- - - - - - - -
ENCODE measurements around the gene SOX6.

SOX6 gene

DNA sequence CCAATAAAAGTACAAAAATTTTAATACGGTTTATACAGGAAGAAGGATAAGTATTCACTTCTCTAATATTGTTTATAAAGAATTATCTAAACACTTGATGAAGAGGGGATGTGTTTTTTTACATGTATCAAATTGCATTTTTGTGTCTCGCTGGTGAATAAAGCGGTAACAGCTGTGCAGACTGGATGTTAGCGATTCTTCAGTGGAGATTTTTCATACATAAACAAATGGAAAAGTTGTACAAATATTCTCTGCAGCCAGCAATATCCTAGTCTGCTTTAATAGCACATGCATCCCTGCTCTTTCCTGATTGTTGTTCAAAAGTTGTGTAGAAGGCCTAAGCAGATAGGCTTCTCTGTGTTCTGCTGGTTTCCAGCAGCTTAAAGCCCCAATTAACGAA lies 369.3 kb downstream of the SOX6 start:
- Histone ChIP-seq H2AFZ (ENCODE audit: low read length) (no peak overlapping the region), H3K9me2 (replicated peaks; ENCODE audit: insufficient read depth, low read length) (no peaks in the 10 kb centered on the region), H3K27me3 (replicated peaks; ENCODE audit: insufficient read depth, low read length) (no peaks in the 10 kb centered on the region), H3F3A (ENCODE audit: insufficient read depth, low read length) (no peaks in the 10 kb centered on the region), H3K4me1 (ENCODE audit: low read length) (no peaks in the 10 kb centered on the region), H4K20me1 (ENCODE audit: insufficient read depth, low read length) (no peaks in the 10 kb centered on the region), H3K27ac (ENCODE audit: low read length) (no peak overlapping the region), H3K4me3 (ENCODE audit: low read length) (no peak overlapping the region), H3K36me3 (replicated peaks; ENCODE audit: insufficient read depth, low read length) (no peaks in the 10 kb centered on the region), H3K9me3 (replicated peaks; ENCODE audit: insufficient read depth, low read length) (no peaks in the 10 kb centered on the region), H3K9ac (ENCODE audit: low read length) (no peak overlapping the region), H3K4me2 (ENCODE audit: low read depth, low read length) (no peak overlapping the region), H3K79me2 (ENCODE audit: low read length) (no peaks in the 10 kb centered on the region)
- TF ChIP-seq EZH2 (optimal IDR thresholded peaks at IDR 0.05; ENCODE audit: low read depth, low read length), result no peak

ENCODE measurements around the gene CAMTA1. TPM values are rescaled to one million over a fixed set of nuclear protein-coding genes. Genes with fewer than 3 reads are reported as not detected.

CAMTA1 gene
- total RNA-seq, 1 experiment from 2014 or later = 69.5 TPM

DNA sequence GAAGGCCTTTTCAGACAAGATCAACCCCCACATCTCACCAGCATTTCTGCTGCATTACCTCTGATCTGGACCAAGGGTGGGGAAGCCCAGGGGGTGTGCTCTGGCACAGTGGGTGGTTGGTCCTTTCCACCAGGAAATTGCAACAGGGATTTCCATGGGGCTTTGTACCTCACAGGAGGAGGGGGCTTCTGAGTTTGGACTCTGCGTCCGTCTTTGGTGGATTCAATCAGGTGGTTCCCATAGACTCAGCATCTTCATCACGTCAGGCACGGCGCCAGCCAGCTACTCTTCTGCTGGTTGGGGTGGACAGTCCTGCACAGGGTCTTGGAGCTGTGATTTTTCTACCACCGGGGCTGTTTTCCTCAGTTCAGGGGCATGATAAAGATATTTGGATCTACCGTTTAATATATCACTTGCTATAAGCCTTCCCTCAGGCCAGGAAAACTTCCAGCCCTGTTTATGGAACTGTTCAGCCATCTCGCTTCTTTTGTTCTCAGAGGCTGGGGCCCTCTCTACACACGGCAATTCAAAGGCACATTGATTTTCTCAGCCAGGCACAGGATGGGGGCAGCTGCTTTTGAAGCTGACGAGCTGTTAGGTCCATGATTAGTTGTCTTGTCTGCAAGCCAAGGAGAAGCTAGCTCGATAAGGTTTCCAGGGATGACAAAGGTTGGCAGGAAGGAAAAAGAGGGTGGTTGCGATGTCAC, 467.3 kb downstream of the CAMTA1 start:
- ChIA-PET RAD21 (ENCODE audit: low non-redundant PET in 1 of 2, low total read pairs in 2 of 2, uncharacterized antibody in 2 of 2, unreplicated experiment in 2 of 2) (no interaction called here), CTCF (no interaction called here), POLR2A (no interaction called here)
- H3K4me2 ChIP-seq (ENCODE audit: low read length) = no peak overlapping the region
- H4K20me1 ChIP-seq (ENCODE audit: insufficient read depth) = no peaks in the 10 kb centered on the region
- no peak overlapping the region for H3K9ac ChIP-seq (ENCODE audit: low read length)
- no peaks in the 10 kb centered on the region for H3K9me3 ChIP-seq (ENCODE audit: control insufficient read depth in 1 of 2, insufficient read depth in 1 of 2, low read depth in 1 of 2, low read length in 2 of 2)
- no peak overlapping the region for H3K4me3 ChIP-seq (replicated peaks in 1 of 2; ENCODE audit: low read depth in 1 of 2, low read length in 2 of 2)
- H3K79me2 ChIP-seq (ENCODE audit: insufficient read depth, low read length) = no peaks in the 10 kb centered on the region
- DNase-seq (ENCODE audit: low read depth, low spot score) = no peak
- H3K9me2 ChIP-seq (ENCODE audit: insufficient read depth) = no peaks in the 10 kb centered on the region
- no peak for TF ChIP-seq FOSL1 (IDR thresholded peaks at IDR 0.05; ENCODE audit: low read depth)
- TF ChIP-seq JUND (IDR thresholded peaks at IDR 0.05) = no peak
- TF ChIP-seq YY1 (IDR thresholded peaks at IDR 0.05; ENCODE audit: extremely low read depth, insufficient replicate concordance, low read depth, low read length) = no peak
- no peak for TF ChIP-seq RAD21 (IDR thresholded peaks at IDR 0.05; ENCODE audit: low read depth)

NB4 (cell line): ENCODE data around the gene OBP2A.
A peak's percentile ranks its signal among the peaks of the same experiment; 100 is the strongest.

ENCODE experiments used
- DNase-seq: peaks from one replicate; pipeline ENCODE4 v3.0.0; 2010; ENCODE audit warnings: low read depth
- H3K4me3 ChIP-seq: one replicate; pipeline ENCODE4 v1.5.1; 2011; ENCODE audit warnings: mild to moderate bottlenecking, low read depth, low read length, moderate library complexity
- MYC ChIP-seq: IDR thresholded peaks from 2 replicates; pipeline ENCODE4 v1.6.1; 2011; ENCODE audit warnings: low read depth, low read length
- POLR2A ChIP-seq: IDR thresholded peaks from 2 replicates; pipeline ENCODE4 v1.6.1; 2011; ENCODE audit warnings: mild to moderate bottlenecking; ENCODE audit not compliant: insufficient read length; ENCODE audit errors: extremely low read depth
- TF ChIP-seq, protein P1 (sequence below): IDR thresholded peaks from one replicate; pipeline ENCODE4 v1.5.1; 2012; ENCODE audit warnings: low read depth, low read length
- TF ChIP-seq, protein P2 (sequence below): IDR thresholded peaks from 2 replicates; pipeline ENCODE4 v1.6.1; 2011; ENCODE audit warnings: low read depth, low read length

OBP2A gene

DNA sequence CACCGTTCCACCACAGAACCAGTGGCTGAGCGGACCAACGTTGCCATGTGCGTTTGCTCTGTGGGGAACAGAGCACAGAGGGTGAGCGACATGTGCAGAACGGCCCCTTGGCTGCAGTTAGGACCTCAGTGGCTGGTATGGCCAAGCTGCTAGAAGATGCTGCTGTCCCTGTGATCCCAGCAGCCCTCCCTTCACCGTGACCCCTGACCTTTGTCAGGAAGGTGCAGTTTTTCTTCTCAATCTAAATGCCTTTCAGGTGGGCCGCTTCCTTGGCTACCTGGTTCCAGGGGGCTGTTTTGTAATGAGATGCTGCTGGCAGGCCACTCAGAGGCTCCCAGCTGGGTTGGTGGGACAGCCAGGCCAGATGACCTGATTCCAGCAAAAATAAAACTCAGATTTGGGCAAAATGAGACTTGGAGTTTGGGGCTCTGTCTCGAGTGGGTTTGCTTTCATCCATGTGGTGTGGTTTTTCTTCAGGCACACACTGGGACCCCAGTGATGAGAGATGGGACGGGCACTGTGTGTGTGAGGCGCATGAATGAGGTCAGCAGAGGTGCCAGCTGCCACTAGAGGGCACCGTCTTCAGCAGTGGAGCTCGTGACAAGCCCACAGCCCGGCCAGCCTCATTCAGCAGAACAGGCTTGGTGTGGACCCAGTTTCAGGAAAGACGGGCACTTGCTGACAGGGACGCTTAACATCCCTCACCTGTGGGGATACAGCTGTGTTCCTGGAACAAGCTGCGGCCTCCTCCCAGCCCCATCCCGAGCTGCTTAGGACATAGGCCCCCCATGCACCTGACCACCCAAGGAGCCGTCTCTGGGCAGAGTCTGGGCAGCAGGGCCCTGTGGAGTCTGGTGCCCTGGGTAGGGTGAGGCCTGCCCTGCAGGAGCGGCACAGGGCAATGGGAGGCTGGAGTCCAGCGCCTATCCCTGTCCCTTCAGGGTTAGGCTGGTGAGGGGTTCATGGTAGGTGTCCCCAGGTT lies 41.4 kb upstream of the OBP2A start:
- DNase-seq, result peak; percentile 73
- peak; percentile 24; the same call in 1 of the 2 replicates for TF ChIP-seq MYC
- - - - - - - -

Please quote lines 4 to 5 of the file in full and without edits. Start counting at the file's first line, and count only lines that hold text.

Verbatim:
- Histone ChIP-seq H2AFZ (ENCODE audit: low read length) (no peak overlapping the region), H3K9me2 (replicated peaks; ENCODE audit: insufficient read depth, low read length) (no peaks in the 10 kb centered on the region), H3K27me3 (replicated peaks; ENCODE audit: insufficient read depth, low read length) (no peaks in the 10 kb centered on the region), H3F3A (ENCODE audit: insufficient read depth, low read length) (no peaks in the 10 kb centered on the region), H3K4me1 (ENCODE audit: low read length) (no peaks in the 10 kb centered on the region), H4K20me1 (ENCODE audit: insufficient read depth, low read length) (no peaks in the 10 kb centered on the region), H3K27ac (ENCODE audit: low read length) (no peak overlapping the region), H3K4me3 (ENCODE audit: low read length) (no peak overlapping the region), H3K36me3 (replicated peaks; ENCODE audit: insufficient read depth, low read length) (no peaks in the 10 kb centered on the region), H3K9me3 (replicated peaks; ENCODE audit: insufficient read depth, low read length) (no peaks in the 10 kb centered on the region), H3K9ac (ENCODE audit: low read length) (no peak overlapping the region), H3K4me2 (ENCODE audit: low read depth, low read length) (no peak overlapping the region), H3K79me2 (ENCODE audit: low read length) (no peaks in the 10 kb centered on the region)
- TF ChIP-seq EZH2 (optimal IDR thresholded peaks at IDR 0.05; ENCODE audit: low read depth, low read length), result no peak